Thursday, February 9, 2012

Extreme weather tied to climate change

Dave Young in Fox31 in Denver: Two records were set in Denver: first, the 12.5 inches of snowfall on Feb. 3 set a new daily snowfall record for that date; second, the storm's total snowfall of 15.9 inches set a record as the heaviest snowfall in the month of February since 1912. Climate researchers in Colorado are investigating whether this record snowfall and other extreme weather events might be part of a bigger change in weather patterns.

“We've never had a storm so heavy,” said Bob Henson, referring to the February snowfall record. Hansen is a meteorologist for the National Center for Atmospheric Research in Boulder. Calling it "weather on steroids," scientists say two new studies point to climate change.

“We're losing mass up in Alaska, " said Dr. John Wahr, as he pointed to satellite images of ice sheet melting in Alaska. Using new satellite technology to create the images, CU physicists, including Wahr, measured the gravitational weight of global ice masses. The researchers found the ice masses are melting at an alarming rate, especially in Greenland and Antarctica.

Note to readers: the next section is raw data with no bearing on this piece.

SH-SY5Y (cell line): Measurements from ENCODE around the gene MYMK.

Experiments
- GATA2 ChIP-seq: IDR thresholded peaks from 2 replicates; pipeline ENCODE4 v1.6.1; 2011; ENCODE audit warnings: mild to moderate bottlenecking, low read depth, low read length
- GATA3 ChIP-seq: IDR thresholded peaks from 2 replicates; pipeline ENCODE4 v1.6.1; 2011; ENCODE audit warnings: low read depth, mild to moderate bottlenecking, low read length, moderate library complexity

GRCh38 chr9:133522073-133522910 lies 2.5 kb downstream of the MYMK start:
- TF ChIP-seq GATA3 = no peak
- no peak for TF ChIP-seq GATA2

“These glaciers are coming off of the ice cap … taking the ice into the oceans, and they've been speeding up," Wahr said. The melting glaciers add at least 500 billion tons of water annually to the Earth's oceans, and during the eight years the studies were conducted, four trillion tons of water was added. “That's enough water to cover the entire United States to a depth of one-and-a-half feet," Wahr said, raising the Earth's sea level by roughly half an inch.

The researchers attribute the changes to global warming....

Denver International Airport in the snow (from 2006), shot by ashleyniblock, Wikimedia Commons via Flickr, under the Creative Commons Attribution-Share Alike 2.0 Generic license

No comments: